Plato and Pythagoreanism Hardback
Was Plato a Pythagorean? Plato's students and earliest critics thought so, but scholars since the 19th century have been more skeptical.
In Plato and Pythagoreanism, Phillip Sidney Horky argues that a specific type of Pythagorean philosophy, called "mathematical" Pythagoreanism, exercised a decisive influence on fundamental aspects of Plato's philosophy.
The progenitor of mathematical Pythagoreanism was the infamous Pythagorean heretic and politicalrevolutionary Hippasus of Metapontum, a student of Pythagoras who is credited with experiments in harmonics that led to innovations in mathematics.
The innovations of Hippasus and other mathematical Pythagoreans, including Empedocles of Agrigentum, Epicharmus of Syracuse, Philolaus of Croton, and Archytas ofTarentum, presented philosophers like Plato with new approaches to science that sought to reconcile empirical knowledge with abstract mathematical theories.
Plato and Pythagoreanism shows how mathematical Pythagoreanism established many of the fundamental philosophical questions Plato dealt with in his central dialogues, including Cratylus, Phaedo, Republic, Timaeus, and Philebus.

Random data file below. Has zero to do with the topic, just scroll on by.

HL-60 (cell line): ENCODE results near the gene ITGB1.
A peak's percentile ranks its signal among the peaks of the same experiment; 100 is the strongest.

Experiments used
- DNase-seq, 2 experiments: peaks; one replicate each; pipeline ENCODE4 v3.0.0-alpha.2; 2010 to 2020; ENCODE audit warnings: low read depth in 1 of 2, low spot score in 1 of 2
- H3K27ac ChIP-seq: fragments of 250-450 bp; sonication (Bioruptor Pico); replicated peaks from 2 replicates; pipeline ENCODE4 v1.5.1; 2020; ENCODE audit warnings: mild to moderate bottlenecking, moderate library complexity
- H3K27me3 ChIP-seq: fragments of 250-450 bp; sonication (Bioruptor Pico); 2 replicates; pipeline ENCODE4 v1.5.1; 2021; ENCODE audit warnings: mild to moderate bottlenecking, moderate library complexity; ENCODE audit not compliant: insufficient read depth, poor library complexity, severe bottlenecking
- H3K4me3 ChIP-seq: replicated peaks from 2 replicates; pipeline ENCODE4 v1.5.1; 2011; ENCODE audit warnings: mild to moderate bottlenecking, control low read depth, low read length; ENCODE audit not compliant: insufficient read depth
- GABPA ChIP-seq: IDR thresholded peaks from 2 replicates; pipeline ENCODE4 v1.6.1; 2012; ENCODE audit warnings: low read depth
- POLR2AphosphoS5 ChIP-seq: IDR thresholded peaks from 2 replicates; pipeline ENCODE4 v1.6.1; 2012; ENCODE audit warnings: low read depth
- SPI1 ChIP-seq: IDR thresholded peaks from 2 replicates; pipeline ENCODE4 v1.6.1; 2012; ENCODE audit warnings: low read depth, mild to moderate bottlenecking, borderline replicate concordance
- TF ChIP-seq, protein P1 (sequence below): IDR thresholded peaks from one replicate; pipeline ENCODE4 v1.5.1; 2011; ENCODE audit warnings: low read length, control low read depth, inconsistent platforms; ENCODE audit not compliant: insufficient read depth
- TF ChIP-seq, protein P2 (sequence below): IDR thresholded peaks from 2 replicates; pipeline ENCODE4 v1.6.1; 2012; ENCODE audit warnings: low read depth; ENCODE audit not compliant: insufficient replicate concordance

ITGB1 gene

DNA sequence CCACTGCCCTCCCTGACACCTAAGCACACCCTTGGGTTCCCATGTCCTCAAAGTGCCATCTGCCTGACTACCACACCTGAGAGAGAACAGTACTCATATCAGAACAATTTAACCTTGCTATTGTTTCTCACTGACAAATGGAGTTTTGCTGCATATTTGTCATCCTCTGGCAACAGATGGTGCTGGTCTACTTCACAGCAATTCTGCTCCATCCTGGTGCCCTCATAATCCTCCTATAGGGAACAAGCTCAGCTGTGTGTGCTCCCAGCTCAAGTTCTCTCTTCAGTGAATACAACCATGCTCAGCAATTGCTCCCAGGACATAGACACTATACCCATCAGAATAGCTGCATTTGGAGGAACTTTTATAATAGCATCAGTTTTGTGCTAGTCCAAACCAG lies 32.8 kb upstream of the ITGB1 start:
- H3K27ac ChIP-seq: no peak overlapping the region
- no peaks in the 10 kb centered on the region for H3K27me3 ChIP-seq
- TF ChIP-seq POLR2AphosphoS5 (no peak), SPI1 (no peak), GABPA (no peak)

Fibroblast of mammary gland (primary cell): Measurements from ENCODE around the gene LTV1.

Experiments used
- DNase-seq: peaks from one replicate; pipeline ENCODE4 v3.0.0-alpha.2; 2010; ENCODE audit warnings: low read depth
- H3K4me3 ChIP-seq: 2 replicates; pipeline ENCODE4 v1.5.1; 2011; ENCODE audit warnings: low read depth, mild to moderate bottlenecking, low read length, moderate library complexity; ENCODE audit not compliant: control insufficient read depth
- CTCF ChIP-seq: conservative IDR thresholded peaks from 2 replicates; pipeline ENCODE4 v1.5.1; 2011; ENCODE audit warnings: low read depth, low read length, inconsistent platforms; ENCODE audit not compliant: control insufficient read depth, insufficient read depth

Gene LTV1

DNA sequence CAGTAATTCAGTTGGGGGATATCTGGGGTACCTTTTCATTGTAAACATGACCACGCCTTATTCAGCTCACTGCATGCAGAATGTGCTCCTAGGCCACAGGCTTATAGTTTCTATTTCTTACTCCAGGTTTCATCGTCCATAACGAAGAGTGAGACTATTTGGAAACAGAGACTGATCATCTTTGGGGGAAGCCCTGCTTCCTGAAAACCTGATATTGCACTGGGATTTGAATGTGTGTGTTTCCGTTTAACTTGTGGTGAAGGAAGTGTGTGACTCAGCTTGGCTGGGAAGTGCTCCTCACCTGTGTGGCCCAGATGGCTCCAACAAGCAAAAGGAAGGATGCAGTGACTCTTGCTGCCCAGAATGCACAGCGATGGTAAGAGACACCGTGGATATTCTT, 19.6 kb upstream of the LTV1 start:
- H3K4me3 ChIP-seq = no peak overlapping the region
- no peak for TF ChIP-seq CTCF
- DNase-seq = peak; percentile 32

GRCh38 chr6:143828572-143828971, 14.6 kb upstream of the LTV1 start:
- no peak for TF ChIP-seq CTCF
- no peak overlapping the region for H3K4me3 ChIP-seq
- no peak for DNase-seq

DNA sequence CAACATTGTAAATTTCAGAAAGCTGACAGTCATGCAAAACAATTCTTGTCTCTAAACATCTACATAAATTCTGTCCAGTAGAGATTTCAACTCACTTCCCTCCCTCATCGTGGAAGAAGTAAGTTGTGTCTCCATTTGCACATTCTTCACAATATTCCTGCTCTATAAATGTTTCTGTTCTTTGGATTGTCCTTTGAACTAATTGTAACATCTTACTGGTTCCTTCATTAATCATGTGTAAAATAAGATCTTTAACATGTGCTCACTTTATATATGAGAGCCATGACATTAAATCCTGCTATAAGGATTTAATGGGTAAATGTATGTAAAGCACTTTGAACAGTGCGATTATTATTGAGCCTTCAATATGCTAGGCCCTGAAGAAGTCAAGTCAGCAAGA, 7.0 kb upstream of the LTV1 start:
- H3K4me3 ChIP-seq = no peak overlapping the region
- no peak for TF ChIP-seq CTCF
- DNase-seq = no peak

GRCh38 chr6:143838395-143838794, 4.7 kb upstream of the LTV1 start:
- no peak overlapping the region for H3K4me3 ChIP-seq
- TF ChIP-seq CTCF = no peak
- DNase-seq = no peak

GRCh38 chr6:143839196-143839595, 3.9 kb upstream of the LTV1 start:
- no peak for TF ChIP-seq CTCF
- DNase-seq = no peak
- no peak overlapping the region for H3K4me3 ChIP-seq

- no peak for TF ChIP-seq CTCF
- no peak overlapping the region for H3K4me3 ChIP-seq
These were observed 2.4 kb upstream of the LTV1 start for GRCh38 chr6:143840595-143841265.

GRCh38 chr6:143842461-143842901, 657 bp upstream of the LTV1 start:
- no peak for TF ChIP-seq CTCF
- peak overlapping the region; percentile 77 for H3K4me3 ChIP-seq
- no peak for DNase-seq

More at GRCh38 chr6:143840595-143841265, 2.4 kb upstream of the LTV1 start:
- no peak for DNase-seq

In the process, it also illuminates the historicalsignificance of the mathematical Pythagoreans, a group whose influence over the development of philosophical and scientific methods have been obscured since late antiquity.
The picture that results is one in which Plato inherits mathematical Pythagorean method only to transform it into a powerful philosophical argument concerning the essential relationshipsbetween the cosmos and the human being.
- Format: Hardback
- Pages: 336 pages
- Publisher: Oxford University Press Inc
- Publication Date: 29/08/2013
- Category: Classical history / classical civilisation
- ISBN: 9780199898220